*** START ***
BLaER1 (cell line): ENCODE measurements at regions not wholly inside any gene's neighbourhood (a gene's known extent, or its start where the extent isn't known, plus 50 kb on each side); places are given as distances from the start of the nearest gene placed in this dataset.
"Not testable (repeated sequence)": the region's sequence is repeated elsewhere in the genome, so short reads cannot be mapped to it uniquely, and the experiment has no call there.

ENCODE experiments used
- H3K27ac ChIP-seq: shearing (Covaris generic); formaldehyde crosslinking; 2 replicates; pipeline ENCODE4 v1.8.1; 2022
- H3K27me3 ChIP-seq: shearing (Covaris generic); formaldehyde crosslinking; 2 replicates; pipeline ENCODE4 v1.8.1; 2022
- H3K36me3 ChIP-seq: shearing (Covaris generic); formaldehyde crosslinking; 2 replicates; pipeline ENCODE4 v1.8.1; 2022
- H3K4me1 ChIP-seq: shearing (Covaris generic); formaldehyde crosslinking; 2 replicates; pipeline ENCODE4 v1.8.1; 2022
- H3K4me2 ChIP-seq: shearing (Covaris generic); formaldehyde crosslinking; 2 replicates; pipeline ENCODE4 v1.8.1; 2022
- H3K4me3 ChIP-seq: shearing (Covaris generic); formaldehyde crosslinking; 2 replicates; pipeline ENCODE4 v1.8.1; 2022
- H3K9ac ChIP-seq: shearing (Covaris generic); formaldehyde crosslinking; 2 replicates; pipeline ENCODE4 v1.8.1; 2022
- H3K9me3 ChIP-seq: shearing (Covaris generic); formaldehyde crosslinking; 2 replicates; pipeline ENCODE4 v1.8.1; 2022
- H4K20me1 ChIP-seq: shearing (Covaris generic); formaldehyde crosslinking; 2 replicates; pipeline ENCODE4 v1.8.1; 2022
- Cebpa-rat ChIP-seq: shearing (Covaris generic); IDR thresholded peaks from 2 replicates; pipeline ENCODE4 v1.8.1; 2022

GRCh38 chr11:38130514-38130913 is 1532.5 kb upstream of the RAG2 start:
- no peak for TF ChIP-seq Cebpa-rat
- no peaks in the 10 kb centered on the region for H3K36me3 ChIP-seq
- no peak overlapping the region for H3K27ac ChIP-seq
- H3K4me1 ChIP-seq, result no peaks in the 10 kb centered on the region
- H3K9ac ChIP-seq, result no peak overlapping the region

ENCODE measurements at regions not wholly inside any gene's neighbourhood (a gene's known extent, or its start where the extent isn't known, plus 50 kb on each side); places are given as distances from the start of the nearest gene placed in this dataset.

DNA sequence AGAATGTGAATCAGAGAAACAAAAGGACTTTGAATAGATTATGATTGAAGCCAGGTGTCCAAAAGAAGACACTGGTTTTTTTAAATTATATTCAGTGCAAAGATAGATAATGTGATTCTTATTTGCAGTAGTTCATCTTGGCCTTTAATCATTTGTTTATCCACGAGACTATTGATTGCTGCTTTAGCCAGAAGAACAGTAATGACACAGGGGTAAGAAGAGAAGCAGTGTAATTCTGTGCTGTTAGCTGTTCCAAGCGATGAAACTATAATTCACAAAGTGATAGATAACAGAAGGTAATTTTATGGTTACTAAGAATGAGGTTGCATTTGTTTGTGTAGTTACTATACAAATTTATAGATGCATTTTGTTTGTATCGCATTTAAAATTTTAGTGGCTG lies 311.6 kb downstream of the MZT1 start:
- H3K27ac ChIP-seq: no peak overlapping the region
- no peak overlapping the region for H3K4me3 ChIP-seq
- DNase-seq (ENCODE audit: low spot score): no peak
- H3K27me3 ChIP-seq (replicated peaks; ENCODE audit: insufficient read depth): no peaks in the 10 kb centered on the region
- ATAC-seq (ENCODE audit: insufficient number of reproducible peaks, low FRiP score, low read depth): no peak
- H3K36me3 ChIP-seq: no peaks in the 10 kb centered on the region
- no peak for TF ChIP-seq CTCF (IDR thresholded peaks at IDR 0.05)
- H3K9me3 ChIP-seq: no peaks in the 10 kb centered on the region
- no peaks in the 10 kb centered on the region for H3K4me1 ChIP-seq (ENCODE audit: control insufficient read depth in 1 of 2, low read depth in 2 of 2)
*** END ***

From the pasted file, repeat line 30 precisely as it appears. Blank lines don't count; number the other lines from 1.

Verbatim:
- no peaks in the 10 kb centered on the region for H3K4me1 ChIP-seq (ENCODE audit: control insufficient read depth in 1 of 2, low read depth in 2 of 2)